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The Mass Media

The Mass Media

The Mass Media

Transition to online classes: a student’s perspective

College students across Massachusetts have been adjusting to online courses since the beginning of March. A transition from an in-person style of learning to a remote style of learning has had its ups and downs for University of Massachusetts Boston students of every academic level.

In an interview with some students, they were asked how their transition to online classes has been for them. Abbey Basile, a freshman, stated, “It’s been alright. I like being able to go to class in the comfort of my own home, but I really miss the face-to-face interactions with my professors, classmates and friends that being on campus provided me with.”

A sophomore, Viktor Teague, responded, “For the most part I wouldn’t have thought it would come to this, but here we are. The transition to online classes was not too much of a shock. In many cases it’s been quite nice. I don’t have to wake up early to get to my 8 a.m. class. My teachers were able to effectively transition themselves to still teach us to the best of their abilities.”

Allison Kreiley, a junior, responded, “The transition itself was easy because I am lucky enough to have a home with internet connection and a great desk space. Unfortunately, this is not the case for all students.” All three students expressed that the transition to online courses was not difficult, except for a few courses that have labs attached to the lecture course.

Various professors have taken to different ways of teaching their courses remotely, whether through Zoom meetings or through assignments and video recordings of lectures. When asked what has been their most difficult course since starting remote classes, there was consensus in the interview of science courses being the most difficult due to either the style the professor has chosen to conduct their way of teaching or if it was a class that has a lab attached to it. Kreiley stated, “The hardest classes are those that the professor assigns entire chapters to cover and review at our own pace. This is difficult because we are asked to go over the material separately, and then also attend classes where we are supposed to ask questions. This almost triples the workload of one class because the material we are supposed to review is more than the material we would ever realistically cover in the class.” Basile response was, “My hardest online class has been a science course I take; we can’t do a lot of the hands-on work we had done in class in order to understand the concepts.”

When asked if courses had become harder since transition to remote learning, general consensus was that professors had become accommodating to their students to ease their transition into a remote way of learning. Teague stated, “I would say the professors have weakened their grip a little mainly because of the transition is something that some kids may not be able to handle as well as some others might be able to. The teachers know that the performance of their students would fall mainly because the atmosphere that you get from working in a school has now been lost. Where once you were surrounded by friends and peers you are now surrounded by distractions. And this is not to mention the pressure we’re all going over with this COVID-19 running around, and restricting and changing lives in days and weeks.” Kreiley stated, “Most professors have been very lenient with granting assignment extensions, and for that I am grateful. However, the professors that require us ‘to learn at our pace’ are creating hours of extra class time and work that would never be required for us for an in-person setting.” Basile’s response was, “A lot of my professors have been very accommodating during this time, and have given my class more time to do major assignments and more flexibility. However, I feel as though other professors have not at all decreased the amount of work they are giving, or have, actually, increased it, and try to continue full-steam ahead despite this being a difficult, transitional time.”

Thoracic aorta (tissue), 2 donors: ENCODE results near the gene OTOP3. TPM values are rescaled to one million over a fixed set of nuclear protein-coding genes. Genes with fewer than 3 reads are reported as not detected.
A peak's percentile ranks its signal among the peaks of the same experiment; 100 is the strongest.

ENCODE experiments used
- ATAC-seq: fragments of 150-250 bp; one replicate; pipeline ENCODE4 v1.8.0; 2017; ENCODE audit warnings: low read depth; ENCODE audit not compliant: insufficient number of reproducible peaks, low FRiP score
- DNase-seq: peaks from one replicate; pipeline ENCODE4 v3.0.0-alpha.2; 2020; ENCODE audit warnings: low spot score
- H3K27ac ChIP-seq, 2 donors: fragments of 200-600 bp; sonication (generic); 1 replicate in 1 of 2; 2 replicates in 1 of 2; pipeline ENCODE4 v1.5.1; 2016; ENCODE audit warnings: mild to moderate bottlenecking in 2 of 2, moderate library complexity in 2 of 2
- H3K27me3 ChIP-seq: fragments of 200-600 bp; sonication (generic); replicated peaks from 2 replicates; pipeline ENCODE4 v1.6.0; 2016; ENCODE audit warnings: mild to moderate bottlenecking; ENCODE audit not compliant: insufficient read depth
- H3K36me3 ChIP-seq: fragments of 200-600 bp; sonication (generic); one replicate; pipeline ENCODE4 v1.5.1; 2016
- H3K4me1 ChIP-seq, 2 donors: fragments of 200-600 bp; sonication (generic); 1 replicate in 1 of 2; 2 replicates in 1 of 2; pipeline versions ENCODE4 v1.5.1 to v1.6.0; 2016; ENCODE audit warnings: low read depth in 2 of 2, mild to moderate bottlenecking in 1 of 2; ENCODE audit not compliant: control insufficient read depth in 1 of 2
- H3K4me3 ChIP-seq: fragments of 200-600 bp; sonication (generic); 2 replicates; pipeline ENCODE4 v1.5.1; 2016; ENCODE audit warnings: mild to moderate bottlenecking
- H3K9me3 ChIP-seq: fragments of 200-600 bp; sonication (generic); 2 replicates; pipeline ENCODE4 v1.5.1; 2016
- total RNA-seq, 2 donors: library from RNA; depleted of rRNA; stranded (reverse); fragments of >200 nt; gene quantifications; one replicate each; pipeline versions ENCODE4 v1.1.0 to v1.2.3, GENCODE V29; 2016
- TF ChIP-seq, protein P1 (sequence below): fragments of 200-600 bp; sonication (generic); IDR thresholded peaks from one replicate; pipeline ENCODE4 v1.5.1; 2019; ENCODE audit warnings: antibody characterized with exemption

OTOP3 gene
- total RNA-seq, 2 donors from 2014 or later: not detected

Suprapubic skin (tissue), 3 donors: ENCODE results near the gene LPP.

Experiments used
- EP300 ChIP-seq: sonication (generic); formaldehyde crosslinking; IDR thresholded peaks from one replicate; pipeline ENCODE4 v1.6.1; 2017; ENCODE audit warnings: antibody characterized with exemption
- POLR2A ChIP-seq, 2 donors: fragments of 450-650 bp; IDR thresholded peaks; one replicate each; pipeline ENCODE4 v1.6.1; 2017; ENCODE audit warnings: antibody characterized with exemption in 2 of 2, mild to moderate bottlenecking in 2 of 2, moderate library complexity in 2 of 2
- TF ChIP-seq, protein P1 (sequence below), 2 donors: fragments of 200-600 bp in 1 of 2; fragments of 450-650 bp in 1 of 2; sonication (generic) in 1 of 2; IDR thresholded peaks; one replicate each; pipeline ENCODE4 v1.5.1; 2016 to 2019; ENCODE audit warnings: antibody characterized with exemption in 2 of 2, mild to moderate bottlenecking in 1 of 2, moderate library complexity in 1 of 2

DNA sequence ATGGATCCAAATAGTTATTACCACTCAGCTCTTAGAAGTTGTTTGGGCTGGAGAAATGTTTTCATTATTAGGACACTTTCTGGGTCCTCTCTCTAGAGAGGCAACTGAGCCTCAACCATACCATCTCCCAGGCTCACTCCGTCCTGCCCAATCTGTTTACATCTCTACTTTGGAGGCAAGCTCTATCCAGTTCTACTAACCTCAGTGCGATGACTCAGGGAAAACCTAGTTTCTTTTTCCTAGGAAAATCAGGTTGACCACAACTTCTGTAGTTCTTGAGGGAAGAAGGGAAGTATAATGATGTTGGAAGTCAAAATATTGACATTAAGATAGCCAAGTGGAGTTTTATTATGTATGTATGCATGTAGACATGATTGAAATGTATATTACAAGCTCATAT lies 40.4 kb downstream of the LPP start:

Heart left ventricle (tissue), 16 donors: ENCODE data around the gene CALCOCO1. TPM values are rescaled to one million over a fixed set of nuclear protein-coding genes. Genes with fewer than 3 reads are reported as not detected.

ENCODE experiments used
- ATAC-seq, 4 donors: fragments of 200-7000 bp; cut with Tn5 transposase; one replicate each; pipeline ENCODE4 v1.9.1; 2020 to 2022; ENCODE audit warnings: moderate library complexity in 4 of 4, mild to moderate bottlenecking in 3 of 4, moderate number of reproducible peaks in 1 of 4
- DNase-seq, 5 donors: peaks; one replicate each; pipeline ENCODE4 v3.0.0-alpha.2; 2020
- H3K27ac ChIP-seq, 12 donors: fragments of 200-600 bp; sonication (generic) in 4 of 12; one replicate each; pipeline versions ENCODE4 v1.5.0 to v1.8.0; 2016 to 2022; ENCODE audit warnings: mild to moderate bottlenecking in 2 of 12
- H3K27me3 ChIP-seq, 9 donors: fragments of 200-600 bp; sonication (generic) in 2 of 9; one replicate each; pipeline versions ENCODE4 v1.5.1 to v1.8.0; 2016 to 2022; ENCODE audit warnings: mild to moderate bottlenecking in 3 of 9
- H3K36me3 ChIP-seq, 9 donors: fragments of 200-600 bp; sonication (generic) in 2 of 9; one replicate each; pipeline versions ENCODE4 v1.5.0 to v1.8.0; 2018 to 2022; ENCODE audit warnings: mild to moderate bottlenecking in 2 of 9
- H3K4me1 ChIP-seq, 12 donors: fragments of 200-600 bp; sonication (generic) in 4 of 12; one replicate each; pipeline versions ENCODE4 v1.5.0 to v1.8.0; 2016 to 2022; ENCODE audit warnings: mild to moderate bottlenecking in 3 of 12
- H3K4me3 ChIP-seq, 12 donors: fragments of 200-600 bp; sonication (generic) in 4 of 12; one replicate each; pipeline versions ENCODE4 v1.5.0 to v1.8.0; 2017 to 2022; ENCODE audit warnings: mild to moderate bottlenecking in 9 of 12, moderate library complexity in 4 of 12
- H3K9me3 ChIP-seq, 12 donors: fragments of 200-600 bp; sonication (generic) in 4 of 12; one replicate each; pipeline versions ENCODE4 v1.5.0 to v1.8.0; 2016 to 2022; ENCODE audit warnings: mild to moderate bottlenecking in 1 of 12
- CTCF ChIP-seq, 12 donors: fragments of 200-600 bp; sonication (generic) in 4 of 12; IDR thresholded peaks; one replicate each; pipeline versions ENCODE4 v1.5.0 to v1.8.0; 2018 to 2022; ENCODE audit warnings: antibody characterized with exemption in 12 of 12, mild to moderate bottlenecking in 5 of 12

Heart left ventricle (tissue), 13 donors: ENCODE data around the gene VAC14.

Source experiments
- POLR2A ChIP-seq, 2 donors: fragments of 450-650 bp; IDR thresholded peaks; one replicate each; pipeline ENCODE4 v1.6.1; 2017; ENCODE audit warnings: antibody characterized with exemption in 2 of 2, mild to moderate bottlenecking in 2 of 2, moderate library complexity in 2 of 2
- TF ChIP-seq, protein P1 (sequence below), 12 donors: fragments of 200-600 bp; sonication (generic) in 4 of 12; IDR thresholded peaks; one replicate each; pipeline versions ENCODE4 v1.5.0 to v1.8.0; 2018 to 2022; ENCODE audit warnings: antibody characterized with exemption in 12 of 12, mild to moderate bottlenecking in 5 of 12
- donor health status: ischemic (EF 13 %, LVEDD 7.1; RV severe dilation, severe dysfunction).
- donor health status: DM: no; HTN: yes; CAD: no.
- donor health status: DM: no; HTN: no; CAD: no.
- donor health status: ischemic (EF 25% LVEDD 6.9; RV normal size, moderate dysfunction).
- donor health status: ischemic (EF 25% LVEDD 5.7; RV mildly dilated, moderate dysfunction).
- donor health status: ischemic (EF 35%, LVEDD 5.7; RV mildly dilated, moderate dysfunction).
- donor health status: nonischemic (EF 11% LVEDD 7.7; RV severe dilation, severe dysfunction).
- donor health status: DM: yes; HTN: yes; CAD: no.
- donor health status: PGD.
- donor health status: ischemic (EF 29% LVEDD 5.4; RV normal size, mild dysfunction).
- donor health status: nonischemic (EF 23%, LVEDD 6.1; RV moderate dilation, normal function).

The transition to online classes has been different for every student and professor, whether through adjusting to a new schedule or a different technique of learning. When asked if they thought UMass Boston students would be returning to campus in the fall, the answers varied. Teague stated, “Mainly from what I know about viruses and how they react to weather, I would say yes, we will be back in the fall. But if the virus were to reveal itself again and come back, we would all know the risk we would be taking if we kept thousands of young people confined in spaces with a virus that spreads so easily. That would end very badly.” Kreiley stated, “I don’t believe that we will be returning in the fall. This is based off projections of when the virus is thought to have stabilized in all parts of the world. We have international students from practically every country that come to class and the on-going hiring freeze has increased class sizes to sometimes 200-plus students in one classroom. Paired with students who live in the dorms, it is unrealistic to believe that the United States will be ready to have a 15,000-plus community rejoin together in such close contact.” Basile stated, “I think that it’s really hard to know where the world will in the fall. I sure hope we can go back to campus by the fall, but I think it’s impossible to tell right now.”

About the Contributor
Genevieve Santilli, News Writer